Libya: Gaddafi government accepts truce plan, says Zuma
South African President Jacob Zuma says the Libyan government has accepted an African Union peace proposal to end the eight-week-old conflict.
Mr Zuma's AU delegation met Libyan leader Col Muammar Gaddafi in Tripoli on Sunday. An AU team is going to the eastern rebel stronghold of Benghazi.
But rebel spokesmen said there could be no truce unless Col Gaddafi stepped down and his forces withdrew.
In Ajdabiya, pro-Gaddafi forces have pushed back rebels in fierce fighting.
Nato says its planes destroyed 25 government tanks on Sunday alone.
The alliance said it had "taken note" of the AU initiative and welcomed efforts to save Libyan civilians.
The AU deal's main points are:
- An immediate ceasefire
- The unhindered delivery of humanitarian aid
- Protection of foreign nationals
- A dialogue between the government and rebels on a political settlement
- The suspension of Nato airstrikes
"The brother leader [Col Gaddafi] delegation has accepted the roadmap as presented by us," Mr Zuma declared.
"We have to give the ceasefire a chance," he said, after several hours of talks.
The African Union does not have a good reputation when it comes to solving crises. On Libya it is sounding determined and maintains it is in the unique position of being able to speak to both Col Gaddafi and the forces in Benghazi.
But any intervention which does not involve the removal from power of Muammar Gaddafi will be seen by some as the AU saving the Libyan leader. It has often been accused of standing up for the incumbents and is criticised as being a club which serves the interests of the continent's presidents more than the people.
The situation is muddied by money. Col Gaddafi has bankrolled the AU for years and he has bought friends in Africa.
Having complained that the West was ignoring Africa's view on Libya and pushing for regime change, the AU has a chance to take the lead. Now the tough part - convincing the Libyan rebels to hold fire and talk.
In all, the AU mission comprised representatives from five nations: presidents Jacob Zuma of South Africa, Mohamed Ould Abdel Aziz of Mauritania, Amadou Toumani Toure of Mali and Denis Sassou Nguesso of Congo-Brazzaville, and Uganda's Foreign Minister Henry Oryem Okello.
The five-strong panel was approved by the European Union.
Welcoming the AU initiative, Nato spokeswoman Oana Lungescu said the alliance had "always made it clear that there could be no purely military solution to this crisis".
"We welcome all contributions to the broad international effort aimed at stopping the violence against the civilian population in Libya."
Mr Zuma is now returning to South Africa. His foreign minister and the other AU heads of state are travelling on to Benghazi.
Rebel spokesman Mustafa Gheriani told Reuters the proposal would be considered, but "the Libyan people have made it very clear that Gaddafi must step down".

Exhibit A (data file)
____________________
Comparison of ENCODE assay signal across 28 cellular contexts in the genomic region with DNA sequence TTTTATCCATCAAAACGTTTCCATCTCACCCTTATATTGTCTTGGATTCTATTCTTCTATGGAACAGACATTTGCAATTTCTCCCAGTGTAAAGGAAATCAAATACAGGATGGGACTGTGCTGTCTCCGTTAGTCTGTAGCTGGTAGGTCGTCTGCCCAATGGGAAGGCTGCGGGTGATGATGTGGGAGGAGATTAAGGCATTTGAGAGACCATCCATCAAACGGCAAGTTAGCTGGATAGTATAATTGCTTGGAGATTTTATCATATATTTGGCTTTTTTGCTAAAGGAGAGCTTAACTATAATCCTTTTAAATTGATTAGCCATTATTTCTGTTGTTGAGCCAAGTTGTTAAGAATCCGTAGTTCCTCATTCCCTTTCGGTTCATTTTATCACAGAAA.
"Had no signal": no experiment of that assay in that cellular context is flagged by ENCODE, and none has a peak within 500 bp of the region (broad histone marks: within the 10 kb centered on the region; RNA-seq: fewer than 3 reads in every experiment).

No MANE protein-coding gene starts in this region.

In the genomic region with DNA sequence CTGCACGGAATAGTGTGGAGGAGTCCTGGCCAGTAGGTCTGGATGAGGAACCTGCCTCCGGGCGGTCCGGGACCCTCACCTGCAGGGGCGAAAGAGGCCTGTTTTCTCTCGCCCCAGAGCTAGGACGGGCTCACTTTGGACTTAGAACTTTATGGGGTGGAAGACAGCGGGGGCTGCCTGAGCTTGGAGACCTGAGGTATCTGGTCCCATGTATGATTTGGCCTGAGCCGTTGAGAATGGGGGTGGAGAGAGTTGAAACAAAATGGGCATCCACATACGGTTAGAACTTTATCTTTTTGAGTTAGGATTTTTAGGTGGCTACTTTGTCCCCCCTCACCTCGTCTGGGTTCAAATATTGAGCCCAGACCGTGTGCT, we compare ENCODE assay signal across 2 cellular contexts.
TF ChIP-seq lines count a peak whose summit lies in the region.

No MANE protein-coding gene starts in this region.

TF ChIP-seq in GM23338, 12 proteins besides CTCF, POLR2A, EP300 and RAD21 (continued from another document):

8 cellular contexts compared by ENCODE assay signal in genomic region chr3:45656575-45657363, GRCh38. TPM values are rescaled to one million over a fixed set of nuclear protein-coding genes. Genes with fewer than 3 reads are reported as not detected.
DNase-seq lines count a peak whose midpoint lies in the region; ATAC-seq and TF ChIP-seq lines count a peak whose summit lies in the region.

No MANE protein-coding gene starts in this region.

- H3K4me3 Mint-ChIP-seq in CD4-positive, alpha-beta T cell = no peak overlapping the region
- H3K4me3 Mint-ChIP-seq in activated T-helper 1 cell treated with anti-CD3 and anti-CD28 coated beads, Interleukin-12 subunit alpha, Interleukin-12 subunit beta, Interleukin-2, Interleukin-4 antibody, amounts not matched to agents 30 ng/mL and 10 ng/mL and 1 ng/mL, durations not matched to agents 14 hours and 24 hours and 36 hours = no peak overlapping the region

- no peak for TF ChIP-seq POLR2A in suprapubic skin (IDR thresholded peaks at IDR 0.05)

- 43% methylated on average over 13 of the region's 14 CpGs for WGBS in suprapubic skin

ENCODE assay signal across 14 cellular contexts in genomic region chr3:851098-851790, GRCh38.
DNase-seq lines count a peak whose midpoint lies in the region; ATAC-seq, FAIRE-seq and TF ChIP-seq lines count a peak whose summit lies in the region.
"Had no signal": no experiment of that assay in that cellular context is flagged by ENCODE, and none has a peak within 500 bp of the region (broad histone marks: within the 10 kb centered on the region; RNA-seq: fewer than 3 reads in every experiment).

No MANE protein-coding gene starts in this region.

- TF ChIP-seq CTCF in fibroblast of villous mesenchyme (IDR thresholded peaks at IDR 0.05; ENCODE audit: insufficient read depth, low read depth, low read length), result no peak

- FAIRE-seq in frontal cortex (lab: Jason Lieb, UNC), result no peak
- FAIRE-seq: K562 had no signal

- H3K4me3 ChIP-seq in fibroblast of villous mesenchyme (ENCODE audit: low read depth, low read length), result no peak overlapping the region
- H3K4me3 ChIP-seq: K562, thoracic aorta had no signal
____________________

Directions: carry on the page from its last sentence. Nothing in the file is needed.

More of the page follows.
Another spokesman, Shamsiddin Abdulmolah, told AFP news agency: "The people must be allowed to go into the streets to express their opinion and the soldiers must return to their barracks."
"The world has seen these offers of ceasefires before and within 15 minutes [Col Gaddafi] starts shooting again," he added.
The British-based representative of the Libyan opposition leadership, Guma al-Gamaty, has told the BBC that any deal designed to keep Col Gaddafi or his sons in place would not be acceptable.
The BBC's Jon Leyne in Benghazi says the opposition will be very uneasy that they are in danger of being outmanoeuvred by this delegation, which they will see as being very sympathetic to Col Gaddafi.
An AU official said the idea of Col Gaddafi stepping down had been discussed, but gave no further details.
"There was some discussion on this but I cannot report on this. It has to remain confidential," said AU Commissioner for Peace and Security Ramtane Lamamra.
"It's up to the Libyan people to choose their leaders democratically."'Helicopters downed'
Nato air strikes have been continuing: the alliance says its planes destroyed 25 government tanks on Sunday alone.
Eleven were reportedly destroyed as they approached Ajdabiya and 14 were destroyed earlier near Misrata, the only city in western Libya still in rebel hands.
Accusing government forces of "brutally shelling" civilian areas, Nato said it was responding to a desperate situation in the two towns, under its UN mandate to protect civilians.
It was one of the biggest series of air strikes since the coalition's initial onslaught, our correspondent says.
Heavy gunfire and loud explosions were heard in the town on Sunday, with reports of intense shelling of the town from the west, from where pro-Gaddafi forces are attacking.
Ajdabiya is important to the opposition as it controls a strategic crossroads and is the last town before the main rebel city of Benghazi.
Our correspondent says the rebels reported capturing Algerian mercenaries from Col Gaddafi's forces, though this cannot be independently verified.
Libyan Deputy Foreign Minister Khaled Kaim said government forces had shot down two rebel helicopters in the east but this also cannot be confirmed.
He said: "A clear violation was committed by the rebels to [UN] resolution 1973 relating to the no-fly zone."
Speaking in Brussels, the commander of the Nato operation, Lt Gen Charles Bouchard, said that air strikes were also targeting government ammunition bunkers and lines of communication.
He cited as "an example of Nato impartiality" a report that a MiG 23 jet flown by rebel forces had been intercepted and forced to land within minutes of taking off from Benina Airfield near Benghazi on Saturday.